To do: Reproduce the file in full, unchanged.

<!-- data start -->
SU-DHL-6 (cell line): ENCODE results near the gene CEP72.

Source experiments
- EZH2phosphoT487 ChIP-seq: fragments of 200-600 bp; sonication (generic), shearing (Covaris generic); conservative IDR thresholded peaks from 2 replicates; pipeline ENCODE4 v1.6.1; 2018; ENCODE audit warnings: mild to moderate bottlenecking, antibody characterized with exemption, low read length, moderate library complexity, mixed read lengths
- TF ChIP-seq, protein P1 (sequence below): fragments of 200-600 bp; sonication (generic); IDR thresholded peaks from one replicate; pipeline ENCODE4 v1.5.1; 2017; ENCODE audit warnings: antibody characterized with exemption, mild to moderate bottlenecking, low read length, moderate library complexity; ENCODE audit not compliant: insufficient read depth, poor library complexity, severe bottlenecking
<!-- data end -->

SU-DHL-6 (cell line): ENCODE results near the gene CEP72.

Source experiments
- EZH2phosphoT487 ChIP-seq: fragments of 200-600 bp; sonication (generic), shearing (Covaris generic); conservative IDR thresholded peaks from 2 replicates; pipeline ENCODE4 v1.6.1; 2018; ENCODE audit warnings: mild to moderate bottlenecking, antibody characterized with exemption, low read length, moderate library complexity, mixed read lengths
- TF ChIP-seq, protein P1 (sequence below): fragments of 200-600 bp; sonication (generic); IDR thresholded peaks from one replicate; pipeline ENCODE4 v1.5.1; 2017; ENCODE audit warnings: antibody characterized with exemption, mild to moderate bottlenecking, low read length, moderate library complexity; ENCODE audit not compliant: insufficient read depth, poor library complexity, severe bottlenecking